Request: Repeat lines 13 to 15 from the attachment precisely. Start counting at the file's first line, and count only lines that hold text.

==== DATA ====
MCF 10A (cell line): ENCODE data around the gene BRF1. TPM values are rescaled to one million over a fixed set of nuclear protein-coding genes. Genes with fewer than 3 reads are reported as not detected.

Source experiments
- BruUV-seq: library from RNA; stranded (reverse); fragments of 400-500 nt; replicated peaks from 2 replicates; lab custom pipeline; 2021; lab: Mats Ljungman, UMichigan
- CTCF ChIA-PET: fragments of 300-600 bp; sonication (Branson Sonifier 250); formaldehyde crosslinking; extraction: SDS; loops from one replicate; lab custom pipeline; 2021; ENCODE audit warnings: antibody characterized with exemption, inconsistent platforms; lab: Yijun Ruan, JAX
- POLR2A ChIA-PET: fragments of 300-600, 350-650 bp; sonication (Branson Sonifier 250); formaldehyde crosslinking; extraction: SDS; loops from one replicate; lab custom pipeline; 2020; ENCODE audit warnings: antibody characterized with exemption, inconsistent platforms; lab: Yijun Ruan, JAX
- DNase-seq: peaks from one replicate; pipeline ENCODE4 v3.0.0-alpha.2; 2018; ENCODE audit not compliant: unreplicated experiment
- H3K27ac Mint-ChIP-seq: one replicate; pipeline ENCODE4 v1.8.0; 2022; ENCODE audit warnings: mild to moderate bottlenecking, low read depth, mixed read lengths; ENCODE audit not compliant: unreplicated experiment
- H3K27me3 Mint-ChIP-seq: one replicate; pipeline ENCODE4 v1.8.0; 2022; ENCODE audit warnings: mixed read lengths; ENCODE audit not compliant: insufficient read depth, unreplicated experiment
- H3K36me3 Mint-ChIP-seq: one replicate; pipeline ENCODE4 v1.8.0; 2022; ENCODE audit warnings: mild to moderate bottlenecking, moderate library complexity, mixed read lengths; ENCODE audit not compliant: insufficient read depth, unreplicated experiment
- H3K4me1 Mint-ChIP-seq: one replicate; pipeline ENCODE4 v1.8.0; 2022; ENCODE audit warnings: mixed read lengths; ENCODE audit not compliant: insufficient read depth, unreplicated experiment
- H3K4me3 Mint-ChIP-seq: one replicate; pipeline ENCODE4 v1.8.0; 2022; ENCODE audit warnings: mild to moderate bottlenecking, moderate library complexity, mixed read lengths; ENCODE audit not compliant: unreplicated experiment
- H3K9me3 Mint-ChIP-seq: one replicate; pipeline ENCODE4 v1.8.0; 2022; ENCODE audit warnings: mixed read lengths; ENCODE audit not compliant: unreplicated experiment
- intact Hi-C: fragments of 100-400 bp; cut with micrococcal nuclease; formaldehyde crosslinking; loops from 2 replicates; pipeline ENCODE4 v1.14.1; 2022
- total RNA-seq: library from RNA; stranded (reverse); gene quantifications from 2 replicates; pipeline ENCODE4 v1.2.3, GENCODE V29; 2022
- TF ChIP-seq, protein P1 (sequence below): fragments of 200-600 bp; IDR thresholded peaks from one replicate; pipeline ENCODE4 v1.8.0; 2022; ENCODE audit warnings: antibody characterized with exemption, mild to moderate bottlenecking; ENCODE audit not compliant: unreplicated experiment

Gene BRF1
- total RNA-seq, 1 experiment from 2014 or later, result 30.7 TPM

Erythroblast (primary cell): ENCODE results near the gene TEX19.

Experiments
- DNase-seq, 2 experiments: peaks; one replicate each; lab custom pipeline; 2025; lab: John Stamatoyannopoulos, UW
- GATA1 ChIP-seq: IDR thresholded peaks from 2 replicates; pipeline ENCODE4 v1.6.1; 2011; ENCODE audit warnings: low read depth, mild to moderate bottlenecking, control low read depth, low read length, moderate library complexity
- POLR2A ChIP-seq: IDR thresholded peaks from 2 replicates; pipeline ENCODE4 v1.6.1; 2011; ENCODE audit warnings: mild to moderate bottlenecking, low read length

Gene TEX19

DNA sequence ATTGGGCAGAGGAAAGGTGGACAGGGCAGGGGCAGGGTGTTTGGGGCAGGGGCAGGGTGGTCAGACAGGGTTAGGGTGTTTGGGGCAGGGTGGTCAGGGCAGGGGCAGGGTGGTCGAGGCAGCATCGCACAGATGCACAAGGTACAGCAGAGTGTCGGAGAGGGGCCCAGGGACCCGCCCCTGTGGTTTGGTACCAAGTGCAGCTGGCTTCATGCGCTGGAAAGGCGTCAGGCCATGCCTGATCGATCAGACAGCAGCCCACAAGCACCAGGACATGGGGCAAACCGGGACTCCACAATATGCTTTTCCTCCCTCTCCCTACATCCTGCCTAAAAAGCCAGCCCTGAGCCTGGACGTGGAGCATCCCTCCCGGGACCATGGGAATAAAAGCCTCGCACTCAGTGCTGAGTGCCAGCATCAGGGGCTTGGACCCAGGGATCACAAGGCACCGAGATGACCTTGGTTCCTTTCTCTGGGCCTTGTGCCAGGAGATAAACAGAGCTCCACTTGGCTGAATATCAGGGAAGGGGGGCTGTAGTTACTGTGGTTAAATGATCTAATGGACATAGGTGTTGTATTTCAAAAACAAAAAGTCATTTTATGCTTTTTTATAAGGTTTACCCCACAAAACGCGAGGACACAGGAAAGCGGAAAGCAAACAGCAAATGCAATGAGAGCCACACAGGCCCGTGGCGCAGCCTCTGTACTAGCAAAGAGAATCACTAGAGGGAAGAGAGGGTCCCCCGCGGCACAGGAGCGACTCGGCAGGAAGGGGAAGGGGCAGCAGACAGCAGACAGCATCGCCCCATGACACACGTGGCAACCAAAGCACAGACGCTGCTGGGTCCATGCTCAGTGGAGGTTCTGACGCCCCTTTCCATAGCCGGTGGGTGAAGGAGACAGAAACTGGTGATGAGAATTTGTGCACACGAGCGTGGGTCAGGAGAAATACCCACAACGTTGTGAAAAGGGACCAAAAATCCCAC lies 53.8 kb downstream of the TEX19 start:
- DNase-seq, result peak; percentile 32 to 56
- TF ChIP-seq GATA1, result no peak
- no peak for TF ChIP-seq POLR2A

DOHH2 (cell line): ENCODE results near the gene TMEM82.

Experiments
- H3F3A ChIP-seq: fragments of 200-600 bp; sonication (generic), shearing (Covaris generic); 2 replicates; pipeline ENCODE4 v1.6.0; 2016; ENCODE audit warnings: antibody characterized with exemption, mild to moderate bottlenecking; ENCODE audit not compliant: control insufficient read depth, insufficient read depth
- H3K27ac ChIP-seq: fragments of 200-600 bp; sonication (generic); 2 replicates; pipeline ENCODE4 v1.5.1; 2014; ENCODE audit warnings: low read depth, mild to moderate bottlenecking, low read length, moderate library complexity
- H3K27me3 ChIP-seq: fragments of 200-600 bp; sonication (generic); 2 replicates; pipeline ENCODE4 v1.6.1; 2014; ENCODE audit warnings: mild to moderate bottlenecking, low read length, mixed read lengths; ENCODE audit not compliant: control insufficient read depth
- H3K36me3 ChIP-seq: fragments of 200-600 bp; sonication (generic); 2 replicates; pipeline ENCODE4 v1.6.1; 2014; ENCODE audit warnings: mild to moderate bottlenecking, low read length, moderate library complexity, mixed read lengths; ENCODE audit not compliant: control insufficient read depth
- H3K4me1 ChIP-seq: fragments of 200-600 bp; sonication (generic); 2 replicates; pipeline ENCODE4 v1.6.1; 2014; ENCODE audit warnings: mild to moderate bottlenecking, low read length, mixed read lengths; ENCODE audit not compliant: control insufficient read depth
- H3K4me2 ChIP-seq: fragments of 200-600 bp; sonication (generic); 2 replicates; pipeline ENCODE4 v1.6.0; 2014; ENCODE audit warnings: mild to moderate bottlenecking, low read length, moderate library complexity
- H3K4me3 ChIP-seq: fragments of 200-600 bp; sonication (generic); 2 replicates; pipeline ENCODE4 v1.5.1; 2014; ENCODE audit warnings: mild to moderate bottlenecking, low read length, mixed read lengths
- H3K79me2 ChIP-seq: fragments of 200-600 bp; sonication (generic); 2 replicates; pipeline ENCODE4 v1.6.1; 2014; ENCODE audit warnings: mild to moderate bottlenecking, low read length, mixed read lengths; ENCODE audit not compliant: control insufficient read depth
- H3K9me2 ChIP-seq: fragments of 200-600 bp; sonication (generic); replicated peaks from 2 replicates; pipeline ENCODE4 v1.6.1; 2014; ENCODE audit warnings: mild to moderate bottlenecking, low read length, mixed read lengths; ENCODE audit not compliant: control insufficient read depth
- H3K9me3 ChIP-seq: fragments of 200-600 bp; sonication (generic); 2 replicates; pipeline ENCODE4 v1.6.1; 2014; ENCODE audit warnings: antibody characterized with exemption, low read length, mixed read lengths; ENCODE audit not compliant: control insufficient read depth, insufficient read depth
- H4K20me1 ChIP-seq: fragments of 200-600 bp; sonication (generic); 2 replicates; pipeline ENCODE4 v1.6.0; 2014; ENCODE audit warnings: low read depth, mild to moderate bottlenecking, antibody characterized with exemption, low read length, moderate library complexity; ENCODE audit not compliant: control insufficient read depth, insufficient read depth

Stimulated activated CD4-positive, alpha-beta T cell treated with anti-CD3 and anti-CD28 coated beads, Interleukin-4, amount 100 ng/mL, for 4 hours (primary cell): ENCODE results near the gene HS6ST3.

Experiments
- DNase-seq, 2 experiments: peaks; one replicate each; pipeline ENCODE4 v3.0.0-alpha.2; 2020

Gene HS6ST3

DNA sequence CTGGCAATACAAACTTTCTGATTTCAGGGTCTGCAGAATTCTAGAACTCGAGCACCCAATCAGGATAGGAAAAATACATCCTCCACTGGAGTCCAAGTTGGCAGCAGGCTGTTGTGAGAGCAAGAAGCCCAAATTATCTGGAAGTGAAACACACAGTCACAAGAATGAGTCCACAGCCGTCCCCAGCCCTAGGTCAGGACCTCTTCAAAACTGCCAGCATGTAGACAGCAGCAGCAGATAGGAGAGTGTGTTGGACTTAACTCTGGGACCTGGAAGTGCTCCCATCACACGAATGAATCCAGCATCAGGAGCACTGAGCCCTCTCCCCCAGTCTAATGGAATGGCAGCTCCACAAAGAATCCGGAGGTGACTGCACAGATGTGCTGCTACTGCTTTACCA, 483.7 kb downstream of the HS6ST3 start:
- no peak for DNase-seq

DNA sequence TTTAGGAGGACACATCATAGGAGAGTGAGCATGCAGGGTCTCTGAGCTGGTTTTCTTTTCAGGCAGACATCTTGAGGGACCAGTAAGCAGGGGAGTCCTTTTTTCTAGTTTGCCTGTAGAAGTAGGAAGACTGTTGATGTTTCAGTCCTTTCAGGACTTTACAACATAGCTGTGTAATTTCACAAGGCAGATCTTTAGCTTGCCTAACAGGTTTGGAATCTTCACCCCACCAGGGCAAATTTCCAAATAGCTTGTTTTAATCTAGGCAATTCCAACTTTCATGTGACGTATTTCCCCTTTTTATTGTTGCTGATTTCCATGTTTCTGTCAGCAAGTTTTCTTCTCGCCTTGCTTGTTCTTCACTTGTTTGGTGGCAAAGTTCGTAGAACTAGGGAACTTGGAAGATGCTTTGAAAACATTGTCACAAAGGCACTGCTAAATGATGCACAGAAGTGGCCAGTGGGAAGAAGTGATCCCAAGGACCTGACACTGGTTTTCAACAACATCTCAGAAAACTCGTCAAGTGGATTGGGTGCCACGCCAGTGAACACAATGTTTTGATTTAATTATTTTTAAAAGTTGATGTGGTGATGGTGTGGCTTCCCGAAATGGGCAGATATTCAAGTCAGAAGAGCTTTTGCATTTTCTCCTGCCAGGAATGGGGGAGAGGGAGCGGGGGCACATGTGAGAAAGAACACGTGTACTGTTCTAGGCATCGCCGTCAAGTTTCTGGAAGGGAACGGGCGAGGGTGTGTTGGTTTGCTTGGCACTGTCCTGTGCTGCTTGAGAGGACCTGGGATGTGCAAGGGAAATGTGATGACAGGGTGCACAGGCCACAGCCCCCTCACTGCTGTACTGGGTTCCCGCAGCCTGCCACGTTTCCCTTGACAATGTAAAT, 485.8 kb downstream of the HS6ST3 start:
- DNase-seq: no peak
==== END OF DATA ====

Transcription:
- intact Hi-C: fragments of 100-400 bp; cut with micrococcal nuclease; formaldehyde crosslinking; loops from 2 replicates; pipeline ENCODE4 v1.14.1; 2022
- total RNA-seq: library from RNA; stranded (reverse); gene quantifications from 2 replicates; pipeline ENCODE4 v1.2.3, GENCODE V29; 2022
- TF ChIP-seq, protein P1 (sequence below): fragments of 200-600 bp; IDR thresholded peaks from one replicate; pipeline ENCODE4 v1.8.0; 2022; ENCODE audit warnings: antibody characterized with exemption, mild to moderate bottlenecking; ENCODE audit not compliant: unreplicated experiment